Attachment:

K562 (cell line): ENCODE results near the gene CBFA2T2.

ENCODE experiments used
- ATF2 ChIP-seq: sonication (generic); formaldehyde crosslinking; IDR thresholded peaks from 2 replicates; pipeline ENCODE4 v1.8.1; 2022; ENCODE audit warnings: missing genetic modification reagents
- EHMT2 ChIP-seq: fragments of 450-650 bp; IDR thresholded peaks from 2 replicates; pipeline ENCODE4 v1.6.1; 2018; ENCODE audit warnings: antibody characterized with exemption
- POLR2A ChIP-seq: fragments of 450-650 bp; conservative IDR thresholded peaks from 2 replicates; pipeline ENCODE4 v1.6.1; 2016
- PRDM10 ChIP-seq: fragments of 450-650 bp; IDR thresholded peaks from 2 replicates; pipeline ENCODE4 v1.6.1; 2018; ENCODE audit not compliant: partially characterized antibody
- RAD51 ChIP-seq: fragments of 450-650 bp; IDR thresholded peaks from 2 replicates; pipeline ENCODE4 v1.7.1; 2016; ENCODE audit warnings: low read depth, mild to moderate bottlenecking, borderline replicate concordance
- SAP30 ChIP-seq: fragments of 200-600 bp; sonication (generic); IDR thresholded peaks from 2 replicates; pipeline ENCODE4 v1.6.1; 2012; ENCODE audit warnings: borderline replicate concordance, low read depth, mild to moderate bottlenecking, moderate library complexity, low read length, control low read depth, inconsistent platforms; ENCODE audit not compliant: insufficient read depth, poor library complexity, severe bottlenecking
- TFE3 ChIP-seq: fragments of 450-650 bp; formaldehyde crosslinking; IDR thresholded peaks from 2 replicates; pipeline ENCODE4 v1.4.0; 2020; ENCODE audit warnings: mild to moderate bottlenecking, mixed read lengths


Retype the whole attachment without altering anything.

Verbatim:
K562 (cell line): ENCODE results near the gene CBFA2T2.

ENCODE experiments used
- ATF2 ChIP-seq: sonication (generic); formaldehyde crosslinking; IDR thresholded peaks from 2 replicates; pipeline ENCODE4 v1.8.1; 2022; ENCODE audit warnings: missing genetic modification reagents
- EHMT2 ChIP-seq: fragments of 450-650 bp; IDR thresholded peaks from 2 replicates; pipeline ENCODE4 v1.6.1; 2018; ENCODE audit warnings: antibody characterized with exemption
- POLR2A ChIP-seq: fragments of 450-650 bp; conservative IDR thresholded peaks from 2 replicates; pipeline ENCODE4 v1.6.1; 2016
- PRDM10 ChIP-seq: fragments of 450-650 bp; IDR thresholded peaks from 2 replicates; pipeline ENCODE4 v1.6.1; 2018; ENCODE audit not compliant: partially characterized antibody
- RAD51 ChIP-seq: fragments of 450-650 bp; IDR thresholded peaks from 2 replicates; pipeline ENCODE4 v1.7.1; 2016; ENCODE audit warnings: low read depth, mild to moderate bottlenecking, borderline replicate concordance
- SAP30 ChIP-seq: fragments of 200-600 bp; sonication (generic); IDR thresholded peaks from 2 replicates; pipeline ENCODE4 v1.6.1; 2012; ENCODE audit warnings: borderline replicate concordance, low read depth, mild to moderate bottlenecking, moderate library complexity, low read length, control low read depth, inconsistent platforms; ENCODE audit not compliant: insufficient read depth, poor library complexity, severe bottlenecking
- TFE3 ChIP-seq: fragments of 450-650 bp; formaldehyde crosslinking; IDR thresholded peaks from 2 replicates; pipeline ENCODE4 v1.4.0; 2020; ENCODE audit warnings: mild to moderate bottlenecking, mixed read lengths